Figure 2: The output from applied ethnography is a patient or clinical journey map that allows the development team to identify opportunities for improving the user experience or mitigating risk.

Understanding both the patient and healthcare provider experience enables development of these patient journey and clinical environment process maps (Figures 2 & 3), which demonstrate the complete process patients go through in managing their disease – both from an administration standpoint and from a longitudinal perspective – as they progress with their condition and treatment.

Figure 3: An intimate understanding of the patient journey can be leveraged to identify opportunities for innovation across all stages of the patient experience.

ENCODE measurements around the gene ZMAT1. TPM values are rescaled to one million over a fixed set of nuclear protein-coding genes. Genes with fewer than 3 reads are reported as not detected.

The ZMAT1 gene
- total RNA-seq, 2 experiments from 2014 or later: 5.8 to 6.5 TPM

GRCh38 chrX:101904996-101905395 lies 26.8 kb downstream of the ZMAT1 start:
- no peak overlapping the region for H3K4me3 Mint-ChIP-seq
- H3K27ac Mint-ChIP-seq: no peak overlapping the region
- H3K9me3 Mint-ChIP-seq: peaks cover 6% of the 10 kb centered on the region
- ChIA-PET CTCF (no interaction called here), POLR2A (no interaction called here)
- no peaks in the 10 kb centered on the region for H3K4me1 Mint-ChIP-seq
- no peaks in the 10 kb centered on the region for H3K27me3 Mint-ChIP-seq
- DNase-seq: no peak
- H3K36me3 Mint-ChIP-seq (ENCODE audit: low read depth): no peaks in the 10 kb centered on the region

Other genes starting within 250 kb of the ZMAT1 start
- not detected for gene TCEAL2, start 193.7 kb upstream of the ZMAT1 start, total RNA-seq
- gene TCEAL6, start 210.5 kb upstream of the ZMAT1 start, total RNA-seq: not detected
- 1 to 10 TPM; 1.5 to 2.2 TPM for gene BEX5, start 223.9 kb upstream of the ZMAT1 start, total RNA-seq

This can be of critical importance in applications where care is being migrated from a clinical environment such as an oncology ward – with built-in support systems – to an environment of self-administration where clinical personnel are not present and the burden of support falls to a family member or caregiver. These cases are often driven by a migration in drug-delivery modality such as from IV to self-administered SC that need to be considered in a programme. The ability to gain a significant understanding of the environment, social/emotional contexts and all the other factors that influence a patient’s use of a self-injection device can be incredibly powerful in addressing these challenges.

Thoroughly understanding and mapping the patient journey and inter-relationship with healthcare provider processes can then be leveraged as an early-definition road map to help:

  • Determine where customisation of a device may be warranted to address user needs further with certain patient populations